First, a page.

A married couple recently profiled on the BBC News website had just become first-time parents on the eve of the first lockdown and went from a monthly income of £2,000 when both were in full-time work to surviving on £150 maternity pay during the interminable wait for a Universal Credit payment for the suddenly unemployed male breadwinner. Their rent stood at £450 a month and the inevitable happened during lockdown, with them eventually reaching £4,000 in rent arrears; served with a Section Eight order – giving a landlord grounds for repossession if the rent arrears number two months or more – the pair are now preparing for eviction. They are not alone. The swift turnover of hearings at the nation’s county courts – where possession orders can be stamped and certified in less than five minutes – makes for sober reading when it comes to the fate of those suddenly plunged into society’s relegation zone, few of whom fit the irrelevant old image of the ‘lifestyle choice’ scrounger of George Osborne’s imagination.
Another case covered in the BBC report concerned a woman whose usual job as an agency-employed executive PA was curtailed by lockdown; residing at a one-bedroom property in Hammersmith with a monthly rent of £1,600 meant her slide into rent arrears of £24,000 didn’t take long, though the case going against her at the local county court also left her having to pay £604 in interest as well as her landlord’s legal costs of £3,000. This individual has since found another job, but her credit rating is now as bad as the aforementioned married couple, who no longer have any savings to pay a deposit for a new home. The average rent arrears in the cases observed at the county courts by the Bureau of Investigate Journalism in July and August was around £6,500, though some far exceeded this amount. Naturally, the situation is also a headache for landlords themselves, with some tenants exploiting the crisis and playing the Covid card even when the pandemic has no bearing on their arrears, leaving courts often unable to distinguish between the ones who can’t pay and the ones who won’t.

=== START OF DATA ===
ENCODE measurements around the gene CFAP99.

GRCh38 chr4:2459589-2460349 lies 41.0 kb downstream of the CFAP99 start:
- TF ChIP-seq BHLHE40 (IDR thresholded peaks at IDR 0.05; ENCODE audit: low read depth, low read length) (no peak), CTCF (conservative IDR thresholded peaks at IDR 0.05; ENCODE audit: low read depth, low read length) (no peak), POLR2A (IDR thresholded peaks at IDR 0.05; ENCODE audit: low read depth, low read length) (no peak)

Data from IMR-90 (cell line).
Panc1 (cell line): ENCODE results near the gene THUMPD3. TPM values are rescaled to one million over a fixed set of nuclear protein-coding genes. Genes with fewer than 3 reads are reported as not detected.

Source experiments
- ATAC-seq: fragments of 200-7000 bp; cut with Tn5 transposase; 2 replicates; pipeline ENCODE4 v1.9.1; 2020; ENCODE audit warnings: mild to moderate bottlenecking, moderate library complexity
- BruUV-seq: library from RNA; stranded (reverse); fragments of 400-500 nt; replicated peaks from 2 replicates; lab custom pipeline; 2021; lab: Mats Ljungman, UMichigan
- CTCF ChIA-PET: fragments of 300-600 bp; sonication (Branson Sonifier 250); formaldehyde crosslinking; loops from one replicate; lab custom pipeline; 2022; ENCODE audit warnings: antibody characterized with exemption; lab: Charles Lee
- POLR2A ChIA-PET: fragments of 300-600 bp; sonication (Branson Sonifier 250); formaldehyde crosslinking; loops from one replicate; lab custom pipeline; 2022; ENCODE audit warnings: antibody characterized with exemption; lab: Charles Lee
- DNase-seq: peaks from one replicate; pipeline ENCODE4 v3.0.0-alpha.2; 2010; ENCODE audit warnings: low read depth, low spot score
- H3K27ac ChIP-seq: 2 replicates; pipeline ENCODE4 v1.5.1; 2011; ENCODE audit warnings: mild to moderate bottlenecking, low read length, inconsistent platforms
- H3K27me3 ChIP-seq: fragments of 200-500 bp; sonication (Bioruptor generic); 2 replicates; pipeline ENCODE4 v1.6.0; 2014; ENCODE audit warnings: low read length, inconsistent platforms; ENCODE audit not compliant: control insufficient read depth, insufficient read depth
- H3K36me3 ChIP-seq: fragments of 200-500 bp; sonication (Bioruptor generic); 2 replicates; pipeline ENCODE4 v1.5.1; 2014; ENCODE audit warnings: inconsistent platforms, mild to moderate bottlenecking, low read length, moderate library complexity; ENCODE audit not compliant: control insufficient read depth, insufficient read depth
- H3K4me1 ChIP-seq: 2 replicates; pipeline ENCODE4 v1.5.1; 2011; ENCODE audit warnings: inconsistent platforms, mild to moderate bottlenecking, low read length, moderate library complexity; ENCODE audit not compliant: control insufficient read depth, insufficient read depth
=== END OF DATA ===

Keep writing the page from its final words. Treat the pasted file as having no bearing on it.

As with every element of the inevitable fallout from closing down the economy for months on end since the spring of 2020, the already-delicate housing crisis was destined to ricochet through countless lives once payback time arrived; but such scenarios can be cruel levellers. I recall a TV report on Spain’s economic crisis in the wake of the financial crash of 2007/08, wherein many holding traditionally well-paid, middle-class jobs such as teaching were just as likely to be found sleeping on the streets or squatting in derelict properties as the more conventional casualties of capitalism one would sadly expect to be in dire straits. When people play by the rules, toe the line, pay their taxes, work hard and provide the backbone of the orderly society they venerate, some form of reward is anticipated, and that doesn’t necessarily have to translate as extreme wealth but simply not having to worry about their home being repossessed or never having to claim benefits. The Government on whose watch such people plummeted down the social ladder needs to remember the shock to the system these valuable members of the electorate have suffered will linger for a long time, and the way it publicly articulates its opinions on their predicament ought to be handled with care.
© The Editor